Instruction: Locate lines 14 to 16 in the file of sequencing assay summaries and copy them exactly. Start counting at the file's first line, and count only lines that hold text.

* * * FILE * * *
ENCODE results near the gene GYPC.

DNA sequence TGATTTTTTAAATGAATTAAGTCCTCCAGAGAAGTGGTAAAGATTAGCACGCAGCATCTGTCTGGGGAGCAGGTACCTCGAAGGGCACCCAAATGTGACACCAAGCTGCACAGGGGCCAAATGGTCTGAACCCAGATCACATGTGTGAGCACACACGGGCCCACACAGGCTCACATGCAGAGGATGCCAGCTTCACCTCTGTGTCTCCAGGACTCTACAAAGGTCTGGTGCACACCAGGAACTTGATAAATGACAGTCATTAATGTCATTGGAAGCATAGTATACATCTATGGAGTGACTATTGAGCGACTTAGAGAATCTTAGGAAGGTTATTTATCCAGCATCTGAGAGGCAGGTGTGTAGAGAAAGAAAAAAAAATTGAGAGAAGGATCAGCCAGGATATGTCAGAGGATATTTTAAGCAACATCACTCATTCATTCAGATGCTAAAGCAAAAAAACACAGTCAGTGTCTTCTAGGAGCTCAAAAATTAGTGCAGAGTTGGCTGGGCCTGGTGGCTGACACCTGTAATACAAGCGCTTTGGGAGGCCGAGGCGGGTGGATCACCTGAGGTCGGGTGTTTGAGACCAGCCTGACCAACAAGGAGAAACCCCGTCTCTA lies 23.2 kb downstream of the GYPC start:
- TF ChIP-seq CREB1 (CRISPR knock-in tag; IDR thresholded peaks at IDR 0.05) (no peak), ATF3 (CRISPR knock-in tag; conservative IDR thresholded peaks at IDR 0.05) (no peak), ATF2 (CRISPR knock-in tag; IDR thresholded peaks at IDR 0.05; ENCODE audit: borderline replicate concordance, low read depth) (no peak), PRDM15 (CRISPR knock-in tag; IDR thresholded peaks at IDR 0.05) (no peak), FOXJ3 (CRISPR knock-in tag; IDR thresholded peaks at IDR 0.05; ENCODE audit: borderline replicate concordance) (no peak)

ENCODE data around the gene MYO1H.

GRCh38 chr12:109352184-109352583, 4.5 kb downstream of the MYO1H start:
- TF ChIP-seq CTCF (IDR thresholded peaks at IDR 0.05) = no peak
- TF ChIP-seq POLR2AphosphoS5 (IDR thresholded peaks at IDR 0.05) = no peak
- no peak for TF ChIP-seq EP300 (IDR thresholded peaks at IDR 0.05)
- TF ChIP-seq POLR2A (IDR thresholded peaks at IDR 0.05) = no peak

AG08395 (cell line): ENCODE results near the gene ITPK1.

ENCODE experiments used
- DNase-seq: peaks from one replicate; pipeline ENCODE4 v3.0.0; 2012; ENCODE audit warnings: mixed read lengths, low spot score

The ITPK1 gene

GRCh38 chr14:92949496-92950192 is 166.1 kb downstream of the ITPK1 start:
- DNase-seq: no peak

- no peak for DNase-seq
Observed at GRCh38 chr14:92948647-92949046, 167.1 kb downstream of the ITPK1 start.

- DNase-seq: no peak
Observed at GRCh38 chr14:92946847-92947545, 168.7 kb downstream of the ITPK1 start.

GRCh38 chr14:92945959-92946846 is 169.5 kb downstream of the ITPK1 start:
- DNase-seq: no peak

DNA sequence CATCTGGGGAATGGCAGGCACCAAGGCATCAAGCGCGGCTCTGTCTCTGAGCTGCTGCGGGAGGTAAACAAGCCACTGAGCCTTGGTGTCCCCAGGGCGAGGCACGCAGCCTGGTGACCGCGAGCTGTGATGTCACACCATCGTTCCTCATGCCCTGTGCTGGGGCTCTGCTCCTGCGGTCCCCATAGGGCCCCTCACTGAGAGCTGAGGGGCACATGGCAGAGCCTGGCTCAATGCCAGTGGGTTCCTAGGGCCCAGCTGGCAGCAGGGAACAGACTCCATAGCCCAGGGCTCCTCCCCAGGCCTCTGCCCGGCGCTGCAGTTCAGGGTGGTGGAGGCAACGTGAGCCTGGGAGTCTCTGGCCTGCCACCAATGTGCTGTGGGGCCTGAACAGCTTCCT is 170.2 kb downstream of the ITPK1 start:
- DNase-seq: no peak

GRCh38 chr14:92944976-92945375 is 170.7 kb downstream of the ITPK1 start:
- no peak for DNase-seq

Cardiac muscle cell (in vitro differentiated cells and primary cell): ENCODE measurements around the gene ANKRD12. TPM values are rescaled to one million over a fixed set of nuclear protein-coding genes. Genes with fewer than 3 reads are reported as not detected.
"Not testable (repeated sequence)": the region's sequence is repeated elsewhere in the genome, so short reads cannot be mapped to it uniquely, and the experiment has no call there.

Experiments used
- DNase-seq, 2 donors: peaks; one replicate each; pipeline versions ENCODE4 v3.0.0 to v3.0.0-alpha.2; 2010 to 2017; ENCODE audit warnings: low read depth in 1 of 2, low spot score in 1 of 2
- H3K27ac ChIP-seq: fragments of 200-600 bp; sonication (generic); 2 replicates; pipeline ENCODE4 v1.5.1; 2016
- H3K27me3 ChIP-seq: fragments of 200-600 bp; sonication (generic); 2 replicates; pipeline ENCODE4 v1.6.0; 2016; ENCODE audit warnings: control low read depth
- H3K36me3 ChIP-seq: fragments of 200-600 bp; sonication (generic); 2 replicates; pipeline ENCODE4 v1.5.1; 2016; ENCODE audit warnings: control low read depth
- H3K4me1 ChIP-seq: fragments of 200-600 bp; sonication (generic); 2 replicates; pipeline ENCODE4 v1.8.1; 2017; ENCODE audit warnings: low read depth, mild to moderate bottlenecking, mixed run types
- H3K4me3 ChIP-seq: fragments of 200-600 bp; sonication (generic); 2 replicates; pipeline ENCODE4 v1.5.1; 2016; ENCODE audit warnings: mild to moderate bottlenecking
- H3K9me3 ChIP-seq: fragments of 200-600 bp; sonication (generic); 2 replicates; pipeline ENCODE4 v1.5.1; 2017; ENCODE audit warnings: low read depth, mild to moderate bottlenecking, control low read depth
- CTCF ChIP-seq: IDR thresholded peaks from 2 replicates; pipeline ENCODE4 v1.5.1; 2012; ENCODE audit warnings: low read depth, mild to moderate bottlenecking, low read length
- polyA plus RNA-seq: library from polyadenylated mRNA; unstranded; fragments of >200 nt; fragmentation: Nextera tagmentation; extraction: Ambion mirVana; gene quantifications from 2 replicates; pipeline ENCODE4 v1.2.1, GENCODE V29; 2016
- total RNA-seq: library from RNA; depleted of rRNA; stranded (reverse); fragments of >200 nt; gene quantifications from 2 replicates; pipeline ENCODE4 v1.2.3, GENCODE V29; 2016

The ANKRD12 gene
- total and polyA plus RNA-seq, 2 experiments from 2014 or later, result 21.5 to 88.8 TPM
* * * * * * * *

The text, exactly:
GRCh38 chr14:92949496-92950192 is 166.1 kb downstream of the ITPK1 start:
- DNase-seq: no peak

- no peak for DNase-seq